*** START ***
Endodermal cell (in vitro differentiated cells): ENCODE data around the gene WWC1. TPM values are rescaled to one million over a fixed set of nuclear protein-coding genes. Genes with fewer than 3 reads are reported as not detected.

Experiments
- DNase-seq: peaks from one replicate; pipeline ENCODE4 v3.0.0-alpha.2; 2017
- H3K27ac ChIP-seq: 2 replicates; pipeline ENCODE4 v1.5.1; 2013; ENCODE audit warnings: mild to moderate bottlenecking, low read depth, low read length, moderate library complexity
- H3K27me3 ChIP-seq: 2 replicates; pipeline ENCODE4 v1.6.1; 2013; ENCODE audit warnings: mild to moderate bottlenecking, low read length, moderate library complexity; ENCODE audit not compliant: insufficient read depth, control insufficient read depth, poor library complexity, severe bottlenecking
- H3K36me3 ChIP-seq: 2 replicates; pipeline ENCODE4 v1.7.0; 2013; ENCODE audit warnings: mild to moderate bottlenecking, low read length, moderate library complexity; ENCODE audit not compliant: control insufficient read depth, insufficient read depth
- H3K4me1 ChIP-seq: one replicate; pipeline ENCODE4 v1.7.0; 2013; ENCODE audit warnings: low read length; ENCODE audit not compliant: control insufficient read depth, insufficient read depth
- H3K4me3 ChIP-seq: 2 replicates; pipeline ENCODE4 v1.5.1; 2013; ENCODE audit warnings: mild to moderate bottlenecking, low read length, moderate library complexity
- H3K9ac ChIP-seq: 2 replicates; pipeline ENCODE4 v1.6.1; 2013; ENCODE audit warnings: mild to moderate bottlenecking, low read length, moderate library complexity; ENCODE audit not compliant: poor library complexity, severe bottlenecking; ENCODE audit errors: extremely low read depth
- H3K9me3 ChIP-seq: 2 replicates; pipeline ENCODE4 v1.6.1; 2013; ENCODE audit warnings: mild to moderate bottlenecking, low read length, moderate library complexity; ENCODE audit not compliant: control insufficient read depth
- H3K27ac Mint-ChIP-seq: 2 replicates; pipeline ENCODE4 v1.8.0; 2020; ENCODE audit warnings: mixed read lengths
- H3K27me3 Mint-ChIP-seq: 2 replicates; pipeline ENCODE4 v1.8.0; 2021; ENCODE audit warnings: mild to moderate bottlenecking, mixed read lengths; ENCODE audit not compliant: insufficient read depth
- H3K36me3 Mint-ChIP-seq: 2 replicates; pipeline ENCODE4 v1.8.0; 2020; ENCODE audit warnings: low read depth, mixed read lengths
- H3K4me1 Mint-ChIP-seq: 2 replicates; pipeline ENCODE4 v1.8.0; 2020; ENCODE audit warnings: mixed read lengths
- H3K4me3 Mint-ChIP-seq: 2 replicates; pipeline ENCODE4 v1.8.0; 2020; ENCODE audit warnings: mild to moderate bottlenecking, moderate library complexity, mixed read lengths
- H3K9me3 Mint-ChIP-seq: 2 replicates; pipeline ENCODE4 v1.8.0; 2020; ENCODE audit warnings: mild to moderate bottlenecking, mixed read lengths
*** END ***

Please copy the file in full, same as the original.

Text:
Endodermal cell (in vitro differentiated cells): ENCODE data around the gene WWC1. TPM values are rescaled to one million over a fixed set of nuclear protein-coding genes. Genes with fewer than 3 reads are reported as not detected.

Experiments
- DNase-seq: peaks from one replicate; pipeline ENCODE4 v3.0.0-alpha.2; 2017
- H3K27ac ChIP-seq: 2 replicates; pipeline ENCODE4 v1.5.1; 2013; ENCODE audit warnings: mild to moderate bottlenecking, low read depth, low read length, moderate library complexity
- H3K27me3 ChIP-seq: 2 replicates; pipeline ENCODE4 v1.6.1; 2013; ENCODE audit warnings: mild to moderate bottlenecking, low read length, moderate library complexity; ENCODE audit not compliant: insufficient read depth, control insufficient read depth, poor library complexity, severe bottlenecking
- H3K36me3 ChIP-seq: 2 replicates; pipeline ENCODE4 v1.7.0; 2013; ENCODE audit warnings: mild to moderate bottlenecking, low read length, moderate library complexity; ENCODE audit not compliant: control insufficient read depth, insufficient read depth
- H3K4me1 ChIP-seq: one replicate; pipeline ENCODE4 v1.7.0; 2013; ENCODE audit warnings: low read length; ENCODE audit not compliant: control insufficient read depth, insufficient read depth
- H3K4me3 ChIP-seq: 2 replicates; pipeline ENCODE4 v1.5.1; 2013; ENCODE audit warnings: mild to moderate bottlenecking, low read length, moderate library complexity
- H3K9ac ChIP-seq: 2 replicates; pipeline ENCODE4 v1.6.1; 2013; ENCODE audit warnings: mild to moderate bottlenecking, low read length, moderate library complexity; ENCODE audit not compliant: poor library complexity, severe bottlenecking; ENCODE audit errors: extremely low read depth
- H3K9me3 ChIP-seq: 2 replicates; pipeline ENCODE4 v1.6.1; 2013; ENCODE audit warnings: mild to moderate bottlenecking, low read length, moderate library complexity; ENCODE audit not compliant: control insufficient read depth
- H3K27ac Mint-ChIP-seq: 2 replicates; pipeline ENCODE4 v1.8.0; 2020; ENCODE audit warnings: mixed read lengths
- H3K27me3 Mint-ChIP-seq: 2 replicates; pipeline ENCODE4 v1.8.0; 2021; ENCODE audit warnings: mild to moderate bottlenecking, mixed read lengths; ENCODE audit not compliant: insufficient read depth
- H3K36me3 Mint-ChIP-seq: 2 replicates; pipeline ENCODE4 v1.8.0; 2020; ENCODE audit warnings: low read depth, mixed read lengths
- H3K4me1 Mint-ChIP-seq: 2 replicates; pipeline ENCODE4 v1.8.0; 2020; ENCODE audit warnings: mixed read lengths
- H3K4me3 Mint-ChIP-seq: 2 replicates; pipeline ENCODE4 v1.8.0; 2020; ENCODE audit warnings: mild to moderate bottlenecking, moderate library complexity, mixed read lengths
- H3K9me3 Mint-ChIP-seq: 2 replicates; pipeline ENCODE4 v1.8.0; 2020; ENCODE audit warnings: mild to moderate bottlenecking, mixed read lengths